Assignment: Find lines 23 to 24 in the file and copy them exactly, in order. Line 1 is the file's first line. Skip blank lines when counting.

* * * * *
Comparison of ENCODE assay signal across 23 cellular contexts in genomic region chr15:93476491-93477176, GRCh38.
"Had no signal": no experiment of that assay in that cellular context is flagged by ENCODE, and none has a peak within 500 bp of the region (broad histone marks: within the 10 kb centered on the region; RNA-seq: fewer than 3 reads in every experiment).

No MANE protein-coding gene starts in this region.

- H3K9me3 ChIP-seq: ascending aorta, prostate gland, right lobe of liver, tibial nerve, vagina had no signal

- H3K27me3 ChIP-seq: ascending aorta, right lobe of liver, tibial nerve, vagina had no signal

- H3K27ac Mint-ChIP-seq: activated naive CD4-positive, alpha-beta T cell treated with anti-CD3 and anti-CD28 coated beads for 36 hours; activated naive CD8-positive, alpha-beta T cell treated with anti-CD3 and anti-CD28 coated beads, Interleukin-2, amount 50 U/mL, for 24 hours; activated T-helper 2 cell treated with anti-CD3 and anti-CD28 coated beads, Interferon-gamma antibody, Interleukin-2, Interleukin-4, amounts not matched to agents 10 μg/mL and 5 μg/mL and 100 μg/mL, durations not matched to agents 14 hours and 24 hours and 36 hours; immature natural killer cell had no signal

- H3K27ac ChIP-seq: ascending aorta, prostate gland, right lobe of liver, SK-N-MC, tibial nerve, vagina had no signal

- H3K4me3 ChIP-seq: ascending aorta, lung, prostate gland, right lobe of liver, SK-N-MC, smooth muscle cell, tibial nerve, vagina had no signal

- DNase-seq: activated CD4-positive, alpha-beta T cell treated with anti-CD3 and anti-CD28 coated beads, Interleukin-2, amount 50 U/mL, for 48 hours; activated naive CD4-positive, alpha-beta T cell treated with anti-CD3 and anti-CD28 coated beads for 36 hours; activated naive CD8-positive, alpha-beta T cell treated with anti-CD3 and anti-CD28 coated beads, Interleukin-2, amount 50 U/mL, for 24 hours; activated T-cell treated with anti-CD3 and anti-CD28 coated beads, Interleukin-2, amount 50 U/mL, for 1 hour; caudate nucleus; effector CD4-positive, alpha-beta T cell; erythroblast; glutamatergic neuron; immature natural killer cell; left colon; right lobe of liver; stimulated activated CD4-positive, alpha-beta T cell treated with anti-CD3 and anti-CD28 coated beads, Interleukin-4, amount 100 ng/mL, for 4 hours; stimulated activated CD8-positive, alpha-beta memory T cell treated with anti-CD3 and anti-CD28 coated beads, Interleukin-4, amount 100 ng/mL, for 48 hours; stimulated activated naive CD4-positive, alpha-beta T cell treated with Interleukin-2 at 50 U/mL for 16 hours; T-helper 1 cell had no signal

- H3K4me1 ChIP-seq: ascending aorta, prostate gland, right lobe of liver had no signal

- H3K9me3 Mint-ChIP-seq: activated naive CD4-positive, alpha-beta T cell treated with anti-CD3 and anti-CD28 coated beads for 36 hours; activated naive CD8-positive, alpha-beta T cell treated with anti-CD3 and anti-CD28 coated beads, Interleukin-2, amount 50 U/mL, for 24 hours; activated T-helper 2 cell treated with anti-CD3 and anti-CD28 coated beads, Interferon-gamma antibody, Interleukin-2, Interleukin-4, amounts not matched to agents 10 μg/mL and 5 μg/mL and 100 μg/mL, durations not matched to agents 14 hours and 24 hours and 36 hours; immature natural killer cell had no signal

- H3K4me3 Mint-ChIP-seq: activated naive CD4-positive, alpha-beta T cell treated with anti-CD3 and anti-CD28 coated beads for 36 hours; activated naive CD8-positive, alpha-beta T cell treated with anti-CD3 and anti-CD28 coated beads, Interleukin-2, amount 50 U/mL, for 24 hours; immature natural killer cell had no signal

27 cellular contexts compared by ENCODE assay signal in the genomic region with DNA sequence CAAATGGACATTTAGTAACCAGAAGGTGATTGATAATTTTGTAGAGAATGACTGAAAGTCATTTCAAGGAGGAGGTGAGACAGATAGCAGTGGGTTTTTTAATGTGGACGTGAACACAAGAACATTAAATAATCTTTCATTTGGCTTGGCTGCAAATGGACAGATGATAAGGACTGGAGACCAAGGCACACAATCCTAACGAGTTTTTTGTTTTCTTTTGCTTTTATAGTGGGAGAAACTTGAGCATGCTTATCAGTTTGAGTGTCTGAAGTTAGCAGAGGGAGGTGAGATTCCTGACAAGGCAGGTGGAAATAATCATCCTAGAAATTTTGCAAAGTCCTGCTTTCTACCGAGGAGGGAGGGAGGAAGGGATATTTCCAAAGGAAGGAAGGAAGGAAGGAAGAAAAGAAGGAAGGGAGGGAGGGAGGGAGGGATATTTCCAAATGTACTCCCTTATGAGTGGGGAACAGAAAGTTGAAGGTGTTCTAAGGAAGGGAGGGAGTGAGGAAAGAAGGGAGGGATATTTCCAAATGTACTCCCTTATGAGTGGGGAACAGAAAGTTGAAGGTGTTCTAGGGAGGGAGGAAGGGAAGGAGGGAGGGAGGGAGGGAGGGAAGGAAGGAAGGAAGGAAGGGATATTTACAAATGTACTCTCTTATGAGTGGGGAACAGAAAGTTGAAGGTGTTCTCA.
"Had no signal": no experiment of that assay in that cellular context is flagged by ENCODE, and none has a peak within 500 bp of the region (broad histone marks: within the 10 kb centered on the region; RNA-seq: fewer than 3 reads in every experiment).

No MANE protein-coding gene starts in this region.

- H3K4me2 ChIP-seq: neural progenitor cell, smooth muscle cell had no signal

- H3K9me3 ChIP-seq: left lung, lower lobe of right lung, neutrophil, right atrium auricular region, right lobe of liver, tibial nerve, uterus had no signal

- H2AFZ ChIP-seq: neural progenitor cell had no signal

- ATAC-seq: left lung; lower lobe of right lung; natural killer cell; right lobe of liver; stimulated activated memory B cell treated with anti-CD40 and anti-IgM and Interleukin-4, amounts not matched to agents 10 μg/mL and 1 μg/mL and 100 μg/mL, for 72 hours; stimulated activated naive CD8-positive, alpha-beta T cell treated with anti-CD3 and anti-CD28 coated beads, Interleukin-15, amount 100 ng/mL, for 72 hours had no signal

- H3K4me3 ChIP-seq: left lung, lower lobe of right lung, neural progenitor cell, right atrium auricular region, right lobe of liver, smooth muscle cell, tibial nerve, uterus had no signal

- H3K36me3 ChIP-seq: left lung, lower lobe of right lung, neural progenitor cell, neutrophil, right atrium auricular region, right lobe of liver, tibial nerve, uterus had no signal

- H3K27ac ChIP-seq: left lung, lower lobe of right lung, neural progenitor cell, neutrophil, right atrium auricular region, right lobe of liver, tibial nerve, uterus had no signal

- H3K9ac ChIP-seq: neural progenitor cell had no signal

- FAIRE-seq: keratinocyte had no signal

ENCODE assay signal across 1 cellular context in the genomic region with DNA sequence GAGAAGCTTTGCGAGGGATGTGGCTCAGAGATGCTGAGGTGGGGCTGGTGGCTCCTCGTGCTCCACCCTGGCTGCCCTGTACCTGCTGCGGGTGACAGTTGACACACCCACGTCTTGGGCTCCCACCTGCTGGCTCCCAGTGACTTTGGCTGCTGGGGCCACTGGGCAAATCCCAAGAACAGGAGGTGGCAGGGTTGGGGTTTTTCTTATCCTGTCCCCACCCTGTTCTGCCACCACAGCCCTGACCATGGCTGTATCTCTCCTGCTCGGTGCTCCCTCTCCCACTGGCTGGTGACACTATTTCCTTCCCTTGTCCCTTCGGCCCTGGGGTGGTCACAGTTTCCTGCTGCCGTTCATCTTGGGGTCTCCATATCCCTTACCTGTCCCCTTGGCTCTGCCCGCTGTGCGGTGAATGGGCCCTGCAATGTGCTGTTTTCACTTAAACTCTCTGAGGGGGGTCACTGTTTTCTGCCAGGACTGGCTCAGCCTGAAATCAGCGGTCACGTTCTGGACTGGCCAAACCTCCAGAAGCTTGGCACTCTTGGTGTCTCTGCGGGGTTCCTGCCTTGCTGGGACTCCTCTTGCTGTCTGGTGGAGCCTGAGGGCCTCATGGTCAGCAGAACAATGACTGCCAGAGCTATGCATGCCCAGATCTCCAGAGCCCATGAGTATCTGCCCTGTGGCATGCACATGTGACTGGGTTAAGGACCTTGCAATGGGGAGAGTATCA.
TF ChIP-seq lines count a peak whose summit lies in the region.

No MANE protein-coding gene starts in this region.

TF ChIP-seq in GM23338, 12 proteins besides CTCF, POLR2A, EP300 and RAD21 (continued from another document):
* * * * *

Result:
- H3K9ac ChIP-seq: neural progenitor cell had no signal

- FAIRE-seq: keratinocyte had no signal